The Harmful Homework


Hello everyone, Detective Cy here with another lesson on staying cyber safe!

Did you know that even if an email looks perfectly normal, it can still be dangerous? Hackers are constantly finding new ways to gain the trust of their targets, which includes disguising themselves as trusted contacts. Unfortunately, a teacher from California recently learned this lesson the hard way.

While finishing her work one evening, Mrs. Wilson received an email with the subject “John’s Assignment Upload Failed.” The message, which had been sent by John’s mother, stated that she was having trouble submitting her son’s homework. She explained that his assignment was attached to the email instead, since John “didn’t want to be marked late” and they couldn’t submit it “the usual way you guys do it”.

Recognizing that technical difficulties can happen to anyone, Mrs. Wilson downloaded the attachment. Little did she know that this seemingly safe document would cause a school-wide security breach. When opened, the fake assignment downloaded malware that implemented a Remote Template Injection. This hid macro-laden documents amongst her files and acted as a gateway onto her computer for other malicious software.

Without knowing her computer was infected, Mrs. Wilson connected to her school district’s server. The hidden malware spread to each computer on the network and encrypted every file it could find. This gave the hacker access to sensitive information, such as the Social Security number and home address, of the entire faculty and student body.

The hacker demanded that the school pay a ransom in order to get the password required to unlock their encrypted files. The school district attempted to resolve the issue internally, but the malware prevented them from doing so. In order to regain control of their system and protect their personal information, the school district was forced to pay the hacker.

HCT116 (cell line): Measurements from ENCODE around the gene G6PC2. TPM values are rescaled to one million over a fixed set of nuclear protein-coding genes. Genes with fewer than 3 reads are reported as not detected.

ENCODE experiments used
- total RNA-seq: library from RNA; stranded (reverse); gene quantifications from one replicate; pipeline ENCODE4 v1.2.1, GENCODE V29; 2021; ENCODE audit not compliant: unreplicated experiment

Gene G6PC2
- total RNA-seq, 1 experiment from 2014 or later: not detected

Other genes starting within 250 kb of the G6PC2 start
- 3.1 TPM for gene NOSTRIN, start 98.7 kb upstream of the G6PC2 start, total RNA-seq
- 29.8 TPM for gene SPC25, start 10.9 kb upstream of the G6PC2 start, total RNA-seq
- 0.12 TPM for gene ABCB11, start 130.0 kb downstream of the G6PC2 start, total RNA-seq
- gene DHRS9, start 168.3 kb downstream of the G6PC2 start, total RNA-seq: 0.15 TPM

This is only one example of a scam that targets teachers in an attempt to overtake an entire school. The worst part is that it can be done simply using contact information typically found on a school’s website. To avoid this from happening to your school district, there are a few steps you should take before downloading an email attachment.

First, ensured that you know the person who sent the attachment. If you do, check to see if you have already received the attachment. If not, contact the person who sent the attachment and confirm that the file came from them. If necessary, offer to help them submit the file through a verified portal. Additionally, you can run the file through a virus scanner or send it to your IT department for review.
Following these simple steps would have prevented Mrs. Wilson from putting her entire school district at risk. The important thing to recognize, however, is that this can happen to anyone! Remember to stay vigilante and take every precaution against becoming the next victim of a cyber attack.

Lessons Learned:

  • Verify whether the student in question attends the school.
  • Verify whether the student’s assignments have already been submitted.
  • Verify the parent’s information or call them to discuss the issue. Talking over the phone cannot compromise your security, as long as you don’t discuss private information.
  • Contact the IT department to determine if other students are experiencing similar issues.

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